Be advised this may be the first of two posts I make today, but I want to get this into the open before another idea crowds it out.
Either late last week, or early this one, an idea made its rounds about one of my Twitter accounts. The idea seemed to me to be that Democrats should focus on building and gathering support in urban areas at the expense of rural and other non-urban and suburban areas.
On one hand, the idea of building support is a good one. Trump’s relentless attacks on people of color, refugees, etc, all who tend to gather in urban areas may be a great tool to register and rally voters. There is still the fact that the Democratic leadership seems reluctant to embrace the ideas of Sanders, Warren, etc, that may bring millennial and independents into the fold.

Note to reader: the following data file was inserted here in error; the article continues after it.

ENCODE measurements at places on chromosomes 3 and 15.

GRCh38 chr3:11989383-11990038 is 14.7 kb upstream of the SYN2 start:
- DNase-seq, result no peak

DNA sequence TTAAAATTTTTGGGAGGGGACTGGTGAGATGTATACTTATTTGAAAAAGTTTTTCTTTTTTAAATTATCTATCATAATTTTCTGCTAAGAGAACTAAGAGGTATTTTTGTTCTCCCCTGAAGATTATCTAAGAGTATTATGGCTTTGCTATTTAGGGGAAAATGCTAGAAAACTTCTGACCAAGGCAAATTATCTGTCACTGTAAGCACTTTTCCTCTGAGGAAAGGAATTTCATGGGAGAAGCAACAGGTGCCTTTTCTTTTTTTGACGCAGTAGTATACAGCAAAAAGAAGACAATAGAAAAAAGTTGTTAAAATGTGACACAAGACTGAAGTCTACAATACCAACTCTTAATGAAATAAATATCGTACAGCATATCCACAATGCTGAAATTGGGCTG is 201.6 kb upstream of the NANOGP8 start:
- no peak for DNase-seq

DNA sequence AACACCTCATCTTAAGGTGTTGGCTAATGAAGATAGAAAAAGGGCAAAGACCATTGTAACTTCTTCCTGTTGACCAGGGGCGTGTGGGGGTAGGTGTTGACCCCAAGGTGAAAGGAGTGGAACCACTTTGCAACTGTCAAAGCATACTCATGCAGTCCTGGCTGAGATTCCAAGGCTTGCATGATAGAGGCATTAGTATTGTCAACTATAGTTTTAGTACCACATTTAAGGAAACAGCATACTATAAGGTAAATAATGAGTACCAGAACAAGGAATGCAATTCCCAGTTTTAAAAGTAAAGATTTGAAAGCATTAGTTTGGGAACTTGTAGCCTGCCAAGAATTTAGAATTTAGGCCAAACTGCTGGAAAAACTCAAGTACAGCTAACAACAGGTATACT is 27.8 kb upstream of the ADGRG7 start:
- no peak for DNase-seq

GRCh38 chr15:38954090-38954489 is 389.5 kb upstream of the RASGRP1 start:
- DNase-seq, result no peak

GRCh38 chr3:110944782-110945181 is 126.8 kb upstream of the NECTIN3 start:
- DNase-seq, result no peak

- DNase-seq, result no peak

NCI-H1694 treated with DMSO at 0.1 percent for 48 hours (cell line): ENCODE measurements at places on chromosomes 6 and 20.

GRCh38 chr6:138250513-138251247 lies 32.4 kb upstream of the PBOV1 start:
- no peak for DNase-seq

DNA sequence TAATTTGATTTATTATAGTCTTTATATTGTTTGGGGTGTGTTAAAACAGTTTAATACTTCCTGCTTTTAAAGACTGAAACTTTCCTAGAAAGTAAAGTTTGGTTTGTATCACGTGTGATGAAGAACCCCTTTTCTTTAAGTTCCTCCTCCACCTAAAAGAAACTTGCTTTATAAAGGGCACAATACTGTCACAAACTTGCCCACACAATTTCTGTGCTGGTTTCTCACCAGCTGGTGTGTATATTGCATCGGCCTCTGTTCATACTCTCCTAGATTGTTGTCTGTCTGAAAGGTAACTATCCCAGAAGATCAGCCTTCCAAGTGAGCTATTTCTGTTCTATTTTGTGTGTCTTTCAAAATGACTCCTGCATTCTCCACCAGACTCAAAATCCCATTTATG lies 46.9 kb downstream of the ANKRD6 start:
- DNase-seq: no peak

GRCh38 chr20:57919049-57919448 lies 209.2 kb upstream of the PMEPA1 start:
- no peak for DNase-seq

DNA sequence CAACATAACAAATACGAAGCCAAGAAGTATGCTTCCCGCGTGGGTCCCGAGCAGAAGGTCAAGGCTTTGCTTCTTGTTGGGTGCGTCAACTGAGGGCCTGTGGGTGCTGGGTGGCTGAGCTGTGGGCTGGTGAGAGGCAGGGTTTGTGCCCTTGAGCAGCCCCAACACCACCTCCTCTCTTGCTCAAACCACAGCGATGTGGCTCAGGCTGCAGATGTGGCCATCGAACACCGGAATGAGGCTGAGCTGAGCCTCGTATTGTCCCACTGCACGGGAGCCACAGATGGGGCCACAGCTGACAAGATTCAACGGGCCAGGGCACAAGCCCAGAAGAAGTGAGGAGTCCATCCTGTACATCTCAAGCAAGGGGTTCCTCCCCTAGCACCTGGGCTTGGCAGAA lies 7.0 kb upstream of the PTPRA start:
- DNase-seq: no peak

But this notion also has flaws. For one, it would likely only help in the United States Senate. Many, if not most, state and Federal House Districts are gerrymandered; the Republicans have drawn districts to favor the rural areas that their base lives in at the expense of urban areas. The Electoral College, with its “Winner take all” system, allows narrow victories in a few states, or victories in many less-populated states, to be a path to victory.
The second is that this idea would only be another bone to the dog whistled. Trump’s election may have been seen by many as a repudiation of urban America. A triumph of the mostly homogeneous heartland over the diverse urban areas.
Might a better option be to try to get rural voters to ignore the “dog whistles”? Get them to see how Republican policies affect their jobs, their health and even their environment? That they may lose their health care or their local clinic, that their job may be shipped to where labor is cheaper and more exploitable, or that their fishing stream may be too polluted to fish in?